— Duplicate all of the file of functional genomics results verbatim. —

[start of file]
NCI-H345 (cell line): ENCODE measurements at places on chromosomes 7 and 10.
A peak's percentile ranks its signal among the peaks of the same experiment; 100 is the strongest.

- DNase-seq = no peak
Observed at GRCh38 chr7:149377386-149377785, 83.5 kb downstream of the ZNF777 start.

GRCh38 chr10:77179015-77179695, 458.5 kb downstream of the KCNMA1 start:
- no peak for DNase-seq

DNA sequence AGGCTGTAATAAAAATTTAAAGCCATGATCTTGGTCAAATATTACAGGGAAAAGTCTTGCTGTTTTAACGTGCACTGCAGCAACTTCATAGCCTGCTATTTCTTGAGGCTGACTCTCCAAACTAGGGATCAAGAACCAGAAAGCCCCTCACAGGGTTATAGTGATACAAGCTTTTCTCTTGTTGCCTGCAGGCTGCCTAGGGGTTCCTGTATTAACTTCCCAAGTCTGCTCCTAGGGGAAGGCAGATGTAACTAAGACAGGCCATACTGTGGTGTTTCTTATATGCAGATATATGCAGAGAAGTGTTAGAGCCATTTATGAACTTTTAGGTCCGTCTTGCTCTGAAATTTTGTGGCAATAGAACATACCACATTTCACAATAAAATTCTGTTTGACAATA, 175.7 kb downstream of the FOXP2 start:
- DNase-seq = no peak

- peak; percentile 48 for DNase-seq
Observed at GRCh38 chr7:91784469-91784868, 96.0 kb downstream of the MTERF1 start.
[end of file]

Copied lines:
NCI-H345 (cell line): ENCODE measurements at places on chromosomes 7 and 10.
A peak's percentile ranks its signal among the peaks of the same experiment; 100 is the strongest.

- DNase-seq = no peak
Observed at GRCh38 chr7:149377386-149377785, 83.5 kb downstream of the ZNF777 start.

GRCh38 chr10:77179015-77179695, 458.5 kb downstream of the KCNMA1 start:
- no peak for DNase-seq

DNA sequence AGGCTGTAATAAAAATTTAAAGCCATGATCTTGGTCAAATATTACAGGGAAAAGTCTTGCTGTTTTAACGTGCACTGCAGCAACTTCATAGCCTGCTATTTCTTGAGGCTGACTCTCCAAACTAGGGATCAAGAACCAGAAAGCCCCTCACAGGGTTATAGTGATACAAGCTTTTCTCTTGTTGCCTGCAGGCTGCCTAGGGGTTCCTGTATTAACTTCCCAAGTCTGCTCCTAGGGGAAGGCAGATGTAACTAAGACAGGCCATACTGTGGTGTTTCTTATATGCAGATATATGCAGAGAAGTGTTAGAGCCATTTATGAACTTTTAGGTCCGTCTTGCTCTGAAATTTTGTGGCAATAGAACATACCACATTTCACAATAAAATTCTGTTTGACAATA, 175.7 kb downstream of the FOXP2 start:
- DNase-seq = no peak

- peak; percentile 48 for DNase-seq
Observed at GRCh38 chr7:91784469-91784868, 96.0 kb downstream of the MTERF1 start.